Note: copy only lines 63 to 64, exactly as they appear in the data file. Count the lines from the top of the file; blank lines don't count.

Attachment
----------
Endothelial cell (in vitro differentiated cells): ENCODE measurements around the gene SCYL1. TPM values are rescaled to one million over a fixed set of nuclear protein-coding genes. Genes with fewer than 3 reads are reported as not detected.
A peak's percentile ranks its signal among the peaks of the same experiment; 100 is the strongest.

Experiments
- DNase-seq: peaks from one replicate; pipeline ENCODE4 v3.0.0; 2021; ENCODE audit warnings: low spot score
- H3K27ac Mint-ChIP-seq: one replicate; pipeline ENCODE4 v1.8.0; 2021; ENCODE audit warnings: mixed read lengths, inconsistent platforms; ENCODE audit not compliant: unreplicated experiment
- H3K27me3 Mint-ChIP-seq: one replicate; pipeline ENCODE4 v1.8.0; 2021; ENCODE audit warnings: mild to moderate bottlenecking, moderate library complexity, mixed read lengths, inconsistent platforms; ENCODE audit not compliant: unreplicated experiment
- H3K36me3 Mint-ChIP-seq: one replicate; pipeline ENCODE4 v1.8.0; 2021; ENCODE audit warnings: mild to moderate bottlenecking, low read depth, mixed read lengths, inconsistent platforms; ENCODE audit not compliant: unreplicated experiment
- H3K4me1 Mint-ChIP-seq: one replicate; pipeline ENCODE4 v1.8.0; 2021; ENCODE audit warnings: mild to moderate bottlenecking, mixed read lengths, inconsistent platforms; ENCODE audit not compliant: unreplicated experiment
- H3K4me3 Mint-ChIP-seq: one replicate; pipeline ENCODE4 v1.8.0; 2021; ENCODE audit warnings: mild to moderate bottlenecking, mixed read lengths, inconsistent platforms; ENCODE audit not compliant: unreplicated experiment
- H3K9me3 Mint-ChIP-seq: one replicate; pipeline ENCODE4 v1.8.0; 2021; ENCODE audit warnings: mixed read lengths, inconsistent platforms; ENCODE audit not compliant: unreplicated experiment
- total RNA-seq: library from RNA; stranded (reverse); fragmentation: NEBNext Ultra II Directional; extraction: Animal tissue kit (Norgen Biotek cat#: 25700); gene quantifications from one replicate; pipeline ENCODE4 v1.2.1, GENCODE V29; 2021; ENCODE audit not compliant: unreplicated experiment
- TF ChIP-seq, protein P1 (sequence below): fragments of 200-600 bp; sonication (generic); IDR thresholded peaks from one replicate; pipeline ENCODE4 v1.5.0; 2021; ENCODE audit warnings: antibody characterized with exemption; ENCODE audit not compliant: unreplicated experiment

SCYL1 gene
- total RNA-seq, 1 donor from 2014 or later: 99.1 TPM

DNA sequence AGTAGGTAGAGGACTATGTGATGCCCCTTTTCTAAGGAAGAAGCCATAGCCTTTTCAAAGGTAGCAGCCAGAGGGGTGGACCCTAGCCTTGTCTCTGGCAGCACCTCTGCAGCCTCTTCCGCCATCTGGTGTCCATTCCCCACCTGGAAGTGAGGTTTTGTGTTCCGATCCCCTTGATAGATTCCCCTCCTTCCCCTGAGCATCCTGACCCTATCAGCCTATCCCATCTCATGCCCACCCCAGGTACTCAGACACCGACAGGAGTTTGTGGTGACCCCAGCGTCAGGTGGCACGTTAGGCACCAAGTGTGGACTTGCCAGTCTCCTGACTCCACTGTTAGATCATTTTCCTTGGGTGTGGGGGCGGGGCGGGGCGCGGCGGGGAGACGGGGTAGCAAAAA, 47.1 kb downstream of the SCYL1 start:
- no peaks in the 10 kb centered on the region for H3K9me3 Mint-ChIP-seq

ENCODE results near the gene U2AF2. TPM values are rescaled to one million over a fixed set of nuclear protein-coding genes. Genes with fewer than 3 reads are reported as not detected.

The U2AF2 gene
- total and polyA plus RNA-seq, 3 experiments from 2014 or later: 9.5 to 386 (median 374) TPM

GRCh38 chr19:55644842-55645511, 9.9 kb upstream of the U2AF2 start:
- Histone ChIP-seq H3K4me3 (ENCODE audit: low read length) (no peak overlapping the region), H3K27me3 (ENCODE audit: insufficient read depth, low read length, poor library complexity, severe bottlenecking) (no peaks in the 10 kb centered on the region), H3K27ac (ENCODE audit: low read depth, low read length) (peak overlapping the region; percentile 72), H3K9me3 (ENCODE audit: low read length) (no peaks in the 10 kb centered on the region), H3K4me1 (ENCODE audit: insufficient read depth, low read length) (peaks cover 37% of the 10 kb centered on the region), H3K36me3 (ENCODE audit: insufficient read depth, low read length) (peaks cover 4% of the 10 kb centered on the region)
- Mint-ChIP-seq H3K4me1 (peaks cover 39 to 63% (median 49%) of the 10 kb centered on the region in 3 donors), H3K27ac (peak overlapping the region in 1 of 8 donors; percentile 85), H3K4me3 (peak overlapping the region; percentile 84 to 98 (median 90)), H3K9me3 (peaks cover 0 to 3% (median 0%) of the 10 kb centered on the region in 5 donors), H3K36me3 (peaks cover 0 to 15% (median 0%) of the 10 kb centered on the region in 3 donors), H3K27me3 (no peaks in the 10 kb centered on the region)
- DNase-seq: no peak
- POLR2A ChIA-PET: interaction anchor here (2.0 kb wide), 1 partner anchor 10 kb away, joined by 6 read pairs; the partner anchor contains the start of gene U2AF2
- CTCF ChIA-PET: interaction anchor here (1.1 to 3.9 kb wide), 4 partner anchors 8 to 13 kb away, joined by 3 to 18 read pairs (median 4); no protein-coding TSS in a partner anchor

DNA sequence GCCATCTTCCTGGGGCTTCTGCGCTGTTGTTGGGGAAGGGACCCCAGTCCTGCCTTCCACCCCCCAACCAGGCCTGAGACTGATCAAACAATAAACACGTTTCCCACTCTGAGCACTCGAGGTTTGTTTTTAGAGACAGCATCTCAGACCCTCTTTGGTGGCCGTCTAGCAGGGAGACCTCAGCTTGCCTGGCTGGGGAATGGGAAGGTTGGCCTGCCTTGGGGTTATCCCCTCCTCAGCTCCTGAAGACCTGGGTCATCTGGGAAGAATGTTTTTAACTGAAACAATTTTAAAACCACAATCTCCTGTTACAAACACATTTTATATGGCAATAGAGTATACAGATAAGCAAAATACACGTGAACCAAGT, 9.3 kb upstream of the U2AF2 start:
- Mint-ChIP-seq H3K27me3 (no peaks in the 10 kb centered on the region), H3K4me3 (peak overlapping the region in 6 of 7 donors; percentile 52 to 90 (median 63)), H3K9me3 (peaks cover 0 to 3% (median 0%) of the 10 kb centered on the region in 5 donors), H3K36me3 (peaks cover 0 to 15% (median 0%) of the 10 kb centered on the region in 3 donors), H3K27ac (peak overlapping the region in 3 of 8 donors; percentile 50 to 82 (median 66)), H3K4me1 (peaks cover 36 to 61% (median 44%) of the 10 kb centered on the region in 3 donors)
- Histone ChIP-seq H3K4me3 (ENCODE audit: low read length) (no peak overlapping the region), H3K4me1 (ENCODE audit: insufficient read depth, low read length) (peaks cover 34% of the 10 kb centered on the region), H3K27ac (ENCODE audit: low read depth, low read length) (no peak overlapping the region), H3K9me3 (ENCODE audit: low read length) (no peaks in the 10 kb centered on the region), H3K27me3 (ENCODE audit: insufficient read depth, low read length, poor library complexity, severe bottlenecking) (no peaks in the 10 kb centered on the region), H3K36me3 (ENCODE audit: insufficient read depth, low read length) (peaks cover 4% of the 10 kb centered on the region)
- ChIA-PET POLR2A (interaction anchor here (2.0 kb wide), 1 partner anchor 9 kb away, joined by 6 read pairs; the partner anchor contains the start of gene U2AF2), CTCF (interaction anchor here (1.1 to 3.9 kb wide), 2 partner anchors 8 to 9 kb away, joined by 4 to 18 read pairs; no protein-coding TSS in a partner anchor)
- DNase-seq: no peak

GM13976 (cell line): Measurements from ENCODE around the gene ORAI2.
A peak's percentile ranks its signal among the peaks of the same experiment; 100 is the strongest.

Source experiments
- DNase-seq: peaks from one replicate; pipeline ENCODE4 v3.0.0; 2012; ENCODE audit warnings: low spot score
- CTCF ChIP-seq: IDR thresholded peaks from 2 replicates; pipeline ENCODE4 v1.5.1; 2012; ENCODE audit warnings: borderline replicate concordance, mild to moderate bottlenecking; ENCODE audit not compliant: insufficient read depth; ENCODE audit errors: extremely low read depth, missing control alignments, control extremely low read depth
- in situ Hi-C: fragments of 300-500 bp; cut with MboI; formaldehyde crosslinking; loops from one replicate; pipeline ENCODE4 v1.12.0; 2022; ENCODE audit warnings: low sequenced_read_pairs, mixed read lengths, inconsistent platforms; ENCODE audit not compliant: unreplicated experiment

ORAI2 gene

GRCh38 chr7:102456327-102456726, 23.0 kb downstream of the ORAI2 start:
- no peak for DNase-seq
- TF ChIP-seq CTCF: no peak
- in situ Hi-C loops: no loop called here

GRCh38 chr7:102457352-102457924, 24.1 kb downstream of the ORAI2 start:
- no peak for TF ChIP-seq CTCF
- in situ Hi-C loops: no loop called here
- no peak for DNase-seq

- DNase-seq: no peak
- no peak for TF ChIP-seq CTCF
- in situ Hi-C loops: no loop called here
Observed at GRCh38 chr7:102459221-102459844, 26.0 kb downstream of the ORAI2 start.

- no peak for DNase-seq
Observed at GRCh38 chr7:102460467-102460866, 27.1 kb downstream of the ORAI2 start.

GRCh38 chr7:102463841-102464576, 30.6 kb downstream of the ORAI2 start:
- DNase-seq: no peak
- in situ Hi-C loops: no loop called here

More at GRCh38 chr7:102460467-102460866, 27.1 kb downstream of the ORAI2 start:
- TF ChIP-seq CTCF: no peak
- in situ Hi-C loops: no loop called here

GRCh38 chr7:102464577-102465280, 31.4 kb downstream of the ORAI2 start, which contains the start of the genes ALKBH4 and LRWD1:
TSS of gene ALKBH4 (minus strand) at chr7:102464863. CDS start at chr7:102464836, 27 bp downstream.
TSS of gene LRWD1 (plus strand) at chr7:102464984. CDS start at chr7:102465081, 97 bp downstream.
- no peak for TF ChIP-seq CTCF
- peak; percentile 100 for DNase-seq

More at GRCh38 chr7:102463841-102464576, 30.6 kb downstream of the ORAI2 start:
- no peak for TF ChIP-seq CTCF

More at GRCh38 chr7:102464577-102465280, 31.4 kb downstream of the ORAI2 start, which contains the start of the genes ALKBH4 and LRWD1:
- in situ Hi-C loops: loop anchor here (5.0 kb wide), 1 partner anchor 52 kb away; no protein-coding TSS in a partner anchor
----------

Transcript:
More at GRCh38 chr7:102463841-102464576, 30.6 kb downstream of the ORAI2 start:
- no peak for TF ChIP-seq CTCF